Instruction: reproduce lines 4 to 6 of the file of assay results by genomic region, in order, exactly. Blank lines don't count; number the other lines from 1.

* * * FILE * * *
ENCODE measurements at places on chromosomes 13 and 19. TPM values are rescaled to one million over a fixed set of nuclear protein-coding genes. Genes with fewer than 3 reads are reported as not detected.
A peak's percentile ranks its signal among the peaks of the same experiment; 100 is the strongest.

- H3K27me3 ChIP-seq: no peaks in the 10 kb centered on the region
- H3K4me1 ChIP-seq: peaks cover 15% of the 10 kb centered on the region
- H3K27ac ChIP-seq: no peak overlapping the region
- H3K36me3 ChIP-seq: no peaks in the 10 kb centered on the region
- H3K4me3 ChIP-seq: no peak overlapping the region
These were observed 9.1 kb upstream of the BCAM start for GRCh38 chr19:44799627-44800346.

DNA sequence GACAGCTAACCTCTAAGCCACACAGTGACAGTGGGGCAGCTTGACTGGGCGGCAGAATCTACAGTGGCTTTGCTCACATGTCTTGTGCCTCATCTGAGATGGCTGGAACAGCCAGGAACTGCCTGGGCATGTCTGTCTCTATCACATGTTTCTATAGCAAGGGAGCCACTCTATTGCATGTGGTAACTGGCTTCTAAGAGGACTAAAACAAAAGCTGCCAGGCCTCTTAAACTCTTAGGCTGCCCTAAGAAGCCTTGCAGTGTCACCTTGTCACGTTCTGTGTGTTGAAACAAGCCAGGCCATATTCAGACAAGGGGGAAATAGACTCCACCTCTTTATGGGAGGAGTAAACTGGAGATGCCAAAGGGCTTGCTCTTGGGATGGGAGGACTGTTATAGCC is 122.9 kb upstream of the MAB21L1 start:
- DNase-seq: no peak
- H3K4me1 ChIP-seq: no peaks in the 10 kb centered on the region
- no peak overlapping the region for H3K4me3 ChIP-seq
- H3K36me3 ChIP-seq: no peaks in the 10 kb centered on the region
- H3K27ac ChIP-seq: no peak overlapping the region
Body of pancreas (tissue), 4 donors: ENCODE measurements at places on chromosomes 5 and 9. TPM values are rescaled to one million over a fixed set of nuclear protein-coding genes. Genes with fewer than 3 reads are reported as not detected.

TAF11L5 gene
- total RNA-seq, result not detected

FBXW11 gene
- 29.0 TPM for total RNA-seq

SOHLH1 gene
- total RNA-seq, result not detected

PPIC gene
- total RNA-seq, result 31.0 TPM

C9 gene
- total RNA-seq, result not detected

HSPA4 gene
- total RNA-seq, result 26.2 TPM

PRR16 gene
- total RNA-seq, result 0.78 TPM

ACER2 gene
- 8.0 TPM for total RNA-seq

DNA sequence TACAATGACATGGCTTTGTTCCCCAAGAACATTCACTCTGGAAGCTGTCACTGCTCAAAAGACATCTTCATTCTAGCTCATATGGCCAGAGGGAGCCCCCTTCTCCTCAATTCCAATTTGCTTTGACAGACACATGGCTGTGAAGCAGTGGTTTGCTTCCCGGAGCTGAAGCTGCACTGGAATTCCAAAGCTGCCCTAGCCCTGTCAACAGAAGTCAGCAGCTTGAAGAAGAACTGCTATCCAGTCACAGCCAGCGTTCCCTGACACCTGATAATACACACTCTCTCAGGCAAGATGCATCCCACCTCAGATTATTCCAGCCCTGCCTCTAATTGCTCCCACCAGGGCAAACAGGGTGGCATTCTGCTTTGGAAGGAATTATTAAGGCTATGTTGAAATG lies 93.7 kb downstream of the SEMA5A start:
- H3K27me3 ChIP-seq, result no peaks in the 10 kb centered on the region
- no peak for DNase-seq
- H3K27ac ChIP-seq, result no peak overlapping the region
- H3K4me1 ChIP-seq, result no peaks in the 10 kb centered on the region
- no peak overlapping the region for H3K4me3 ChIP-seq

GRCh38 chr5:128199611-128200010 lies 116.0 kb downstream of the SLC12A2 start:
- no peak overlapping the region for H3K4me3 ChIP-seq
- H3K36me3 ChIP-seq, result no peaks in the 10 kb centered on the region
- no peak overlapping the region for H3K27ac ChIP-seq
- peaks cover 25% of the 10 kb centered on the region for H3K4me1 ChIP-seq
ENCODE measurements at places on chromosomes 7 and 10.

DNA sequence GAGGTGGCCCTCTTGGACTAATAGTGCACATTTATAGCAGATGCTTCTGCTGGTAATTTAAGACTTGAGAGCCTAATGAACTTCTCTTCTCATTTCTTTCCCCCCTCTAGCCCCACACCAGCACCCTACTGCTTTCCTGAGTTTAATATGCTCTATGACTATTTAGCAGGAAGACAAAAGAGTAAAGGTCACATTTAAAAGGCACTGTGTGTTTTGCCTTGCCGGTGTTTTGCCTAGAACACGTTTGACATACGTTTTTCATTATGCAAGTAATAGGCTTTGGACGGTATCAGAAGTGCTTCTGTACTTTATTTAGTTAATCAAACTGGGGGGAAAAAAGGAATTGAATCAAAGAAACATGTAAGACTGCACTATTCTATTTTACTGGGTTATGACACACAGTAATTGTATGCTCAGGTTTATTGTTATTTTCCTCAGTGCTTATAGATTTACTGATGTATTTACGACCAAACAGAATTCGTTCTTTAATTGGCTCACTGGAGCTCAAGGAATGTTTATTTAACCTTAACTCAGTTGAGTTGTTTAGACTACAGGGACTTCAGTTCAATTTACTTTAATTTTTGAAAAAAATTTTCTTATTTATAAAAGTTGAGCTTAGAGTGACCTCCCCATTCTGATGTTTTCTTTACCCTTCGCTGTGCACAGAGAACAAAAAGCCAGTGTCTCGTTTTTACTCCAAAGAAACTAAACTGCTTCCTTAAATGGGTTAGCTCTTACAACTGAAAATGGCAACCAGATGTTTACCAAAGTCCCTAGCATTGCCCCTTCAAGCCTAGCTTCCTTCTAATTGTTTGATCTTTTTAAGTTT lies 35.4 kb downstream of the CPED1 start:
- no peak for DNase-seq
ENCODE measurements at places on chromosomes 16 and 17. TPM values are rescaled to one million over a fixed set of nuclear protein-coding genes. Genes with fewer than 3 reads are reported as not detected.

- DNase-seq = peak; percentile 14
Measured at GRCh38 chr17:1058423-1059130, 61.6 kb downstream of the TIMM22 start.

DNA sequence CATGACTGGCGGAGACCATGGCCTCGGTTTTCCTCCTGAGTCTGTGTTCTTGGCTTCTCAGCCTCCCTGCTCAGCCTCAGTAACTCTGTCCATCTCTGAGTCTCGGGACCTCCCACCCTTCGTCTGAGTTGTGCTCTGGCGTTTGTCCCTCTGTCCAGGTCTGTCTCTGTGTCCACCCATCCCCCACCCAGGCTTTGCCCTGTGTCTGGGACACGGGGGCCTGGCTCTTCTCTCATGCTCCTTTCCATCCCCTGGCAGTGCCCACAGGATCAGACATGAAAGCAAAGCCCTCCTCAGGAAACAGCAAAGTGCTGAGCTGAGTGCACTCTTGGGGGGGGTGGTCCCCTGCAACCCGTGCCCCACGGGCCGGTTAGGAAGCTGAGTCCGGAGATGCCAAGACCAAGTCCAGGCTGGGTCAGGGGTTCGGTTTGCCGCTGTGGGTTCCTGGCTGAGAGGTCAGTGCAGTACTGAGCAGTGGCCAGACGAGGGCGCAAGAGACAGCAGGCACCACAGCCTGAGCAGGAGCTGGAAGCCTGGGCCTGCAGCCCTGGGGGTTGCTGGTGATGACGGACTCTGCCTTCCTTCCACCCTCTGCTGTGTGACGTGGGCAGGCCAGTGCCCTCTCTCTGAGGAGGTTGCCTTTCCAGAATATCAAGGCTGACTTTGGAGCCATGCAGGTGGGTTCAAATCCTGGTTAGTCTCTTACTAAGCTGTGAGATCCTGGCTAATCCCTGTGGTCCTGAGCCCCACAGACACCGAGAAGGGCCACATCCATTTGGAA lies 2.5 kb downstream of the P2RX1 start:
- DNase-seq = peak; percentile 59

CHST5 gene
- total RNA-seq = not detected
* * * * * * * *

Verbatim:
- H3K4me1 ChIP-seq: peaks cover 15% of the 10 kb centered on the region
- H3K27ac ChIP-seq: no peak overlapping the region
- H3K36me3 ChIP-seq: no peaks in the 10 kb centered on the region